2. (C) MFA Deputy Director General for Energy Vural Altay and Deputy Director General for South Asia M. Babur Hizlan requested a meeting to clarify press reports of the Turkey-Iran natural gas memorandum of understanding (MOU). Altay confirmed that Iranian Oil Minister Variri-Hamaneh made an official visit to Ankara on July 13-14 and signed a "preliminary MOU" with Energy Minister Guler to conduct technical study of: a) possible transit of Turkmenistan natural gas through Iran to Turkey, b) possible transit of Iranian gas to Turkey and beyond to Europe, and c) Turkish development of South Pars phases 22, 23, and 24. Explaining that he is speaking on instruction from his superiors, he stressed, "Only an MOU was signed, not an agreement." Altay denied that the details reported in the press had been agreed to. Altay explained that a joint technical working group will be formed "with the appropriate government institutions" to prepare and present a paper "maybe by the end of August" that will serve as the draft for a final agreement.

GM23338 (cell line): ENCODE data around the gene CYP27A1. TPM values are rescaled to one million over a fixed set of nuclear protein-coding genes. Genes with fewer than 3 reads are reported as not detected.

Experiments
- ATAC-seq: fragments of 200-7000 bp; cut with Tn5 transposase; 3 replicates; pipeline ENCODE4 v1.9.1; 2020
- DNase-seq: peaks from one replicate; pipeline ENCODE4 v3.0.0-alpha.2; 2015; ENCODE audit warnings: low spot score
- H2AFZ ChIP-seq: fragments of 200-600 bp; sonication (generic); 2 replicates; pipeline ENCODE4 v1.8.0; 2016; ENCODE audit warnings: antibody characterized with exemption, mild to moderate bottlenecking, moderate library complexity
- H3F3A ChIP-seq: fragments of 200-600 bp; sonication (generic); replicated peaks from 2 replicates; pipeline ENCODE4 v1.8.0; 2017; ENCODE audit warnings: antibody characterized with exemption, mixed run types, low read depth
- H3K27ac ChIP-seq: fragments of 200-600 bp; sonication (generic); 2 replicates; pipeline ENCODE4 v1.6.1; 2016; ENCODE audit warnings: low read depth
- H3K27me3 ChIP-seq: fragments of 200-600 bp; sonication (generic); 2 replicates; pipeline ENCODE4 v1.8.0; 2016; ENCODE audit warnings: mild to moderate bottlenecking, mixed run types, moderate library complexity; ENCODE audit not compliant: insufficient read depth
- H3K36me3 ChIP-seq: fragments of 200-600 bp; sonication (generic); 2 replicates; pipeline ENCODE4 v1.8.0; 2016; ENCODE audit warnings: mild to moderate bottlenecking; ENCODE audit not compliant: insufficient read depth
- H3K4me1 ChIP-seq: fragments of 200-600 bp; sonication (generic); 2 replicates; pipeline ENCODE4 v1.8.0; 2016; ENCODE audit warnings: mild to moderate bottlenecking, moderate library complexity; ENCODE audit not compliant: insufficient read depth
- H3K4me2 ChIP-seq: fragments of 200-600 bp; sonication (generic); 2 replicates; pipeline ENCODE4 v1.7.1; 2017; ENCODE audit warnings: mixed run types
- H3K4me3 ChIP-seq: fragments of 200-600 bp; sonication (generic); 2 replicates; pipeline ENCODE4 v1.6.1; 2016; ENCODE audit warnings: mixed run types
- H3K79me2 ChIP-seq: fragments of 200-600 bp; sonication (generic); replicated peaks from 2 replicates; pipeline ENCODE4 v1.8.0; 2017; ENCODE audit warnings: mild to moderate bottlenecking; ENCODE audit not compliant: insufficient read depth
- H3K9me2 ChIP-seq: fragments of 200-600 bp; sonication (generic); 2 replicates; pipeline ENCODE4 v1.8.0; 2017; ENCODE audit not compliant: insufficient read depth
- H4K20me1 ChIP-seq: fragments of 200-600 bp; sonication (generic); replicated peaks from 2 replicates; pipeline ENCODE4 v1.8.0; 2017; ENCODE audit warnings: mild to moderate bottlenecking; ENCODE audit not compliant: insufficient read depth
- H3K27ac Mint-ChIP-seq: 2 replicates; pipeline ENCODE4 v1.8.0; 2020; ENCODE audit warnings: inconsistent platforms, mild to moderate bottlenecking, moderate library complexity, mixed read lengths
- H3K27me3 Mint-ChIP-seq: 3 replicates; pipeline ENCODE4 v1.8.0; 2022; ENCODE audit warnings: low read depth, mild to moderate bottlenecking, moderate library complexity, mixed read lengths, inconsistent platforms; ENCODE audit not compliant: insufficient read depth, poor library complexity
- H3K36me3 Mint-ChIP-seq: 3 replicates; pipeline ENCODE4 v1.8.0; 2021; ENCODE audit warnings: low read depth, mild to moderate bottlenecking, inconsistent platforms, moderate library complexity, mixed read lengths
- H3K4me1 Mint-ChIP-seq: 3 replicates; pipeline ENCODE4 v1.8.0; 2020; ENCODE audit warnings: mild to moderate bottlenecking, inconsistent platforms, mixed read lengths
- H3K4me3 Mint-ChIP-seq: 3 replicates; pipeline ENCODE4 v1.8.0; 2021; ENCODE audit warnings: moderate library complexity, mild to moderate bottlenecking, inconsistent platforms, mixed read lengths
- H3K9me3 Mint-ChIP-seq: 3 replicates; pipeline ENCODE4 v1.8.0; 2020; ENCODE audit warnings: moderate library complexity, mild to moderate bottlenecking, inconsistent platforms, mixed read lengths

3. (C) When asked to give examples of inaccurate press reports, Altay explained that the MOU is "not a historic agreement" but instead only "a start of a process" to explore gas options in Iran. Altay explained GOT energy policy has not changed. Turkey's priorities remain securing its own energy needs and contributing to European energy supply through a diversity of sources and a diversity of routes. Turkey is against any monopolization of gas markets, and works to prevent a Russian monopoly of gas supplies. Altay explained that Gazprom's June 23 announcement of the South Stream pipeline was "disturbing," and the GOT views a gas agreement with Iran as "balancing the Russian initiative." When asked how Turkey views the prospects for the trans-Caspian pipeline (TCP) for Turkmen gas through the South Caucasus Pipeline, Altay stated Turkey's continued support for TCP and his hope that the possibility for an Iranian route for Turkmen gas may accelerate TCP
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decision-making. When asked how Turkey's Nabucco partners view the MOU, Altay explained that partners have already discussed the transport of Iranian gas to Europe. Furthermore, Turkey has existing gas agreements with Iran (10 bcm/year) and Turkmenistan (16 bcm/year).